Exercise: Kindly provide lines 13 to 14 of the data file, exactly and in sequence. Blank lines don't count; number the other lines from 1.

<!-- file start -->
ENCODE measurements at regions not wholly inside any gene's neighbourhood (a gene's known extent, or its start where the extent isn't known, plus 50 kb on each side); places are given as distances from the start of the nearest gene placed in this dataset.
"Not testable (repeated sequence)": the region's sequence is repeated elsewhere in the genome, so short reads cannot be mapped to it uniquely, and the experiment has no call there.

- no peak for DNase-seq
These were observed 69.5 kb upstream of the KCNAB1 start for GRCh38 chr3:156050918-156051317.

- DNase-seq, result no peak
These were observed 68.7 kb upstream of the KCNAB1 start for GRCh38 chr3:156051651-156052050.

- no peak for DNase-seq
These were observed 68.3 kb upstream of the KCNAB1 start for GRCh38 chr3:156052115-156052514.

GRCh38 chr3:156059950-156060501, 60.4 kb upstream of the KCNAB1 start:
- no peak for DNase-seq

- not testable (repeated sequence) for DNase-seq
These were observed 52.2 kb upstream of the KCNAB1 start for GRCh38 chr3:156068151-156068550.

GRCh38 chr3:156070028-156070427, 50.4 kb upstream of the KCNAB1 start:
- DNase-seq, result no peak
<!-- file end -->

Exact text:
GRCh38 chr3:156070028-156070427, 50.4 kb upstream of the KCNAB1 start:
- DNase-seq, result no peak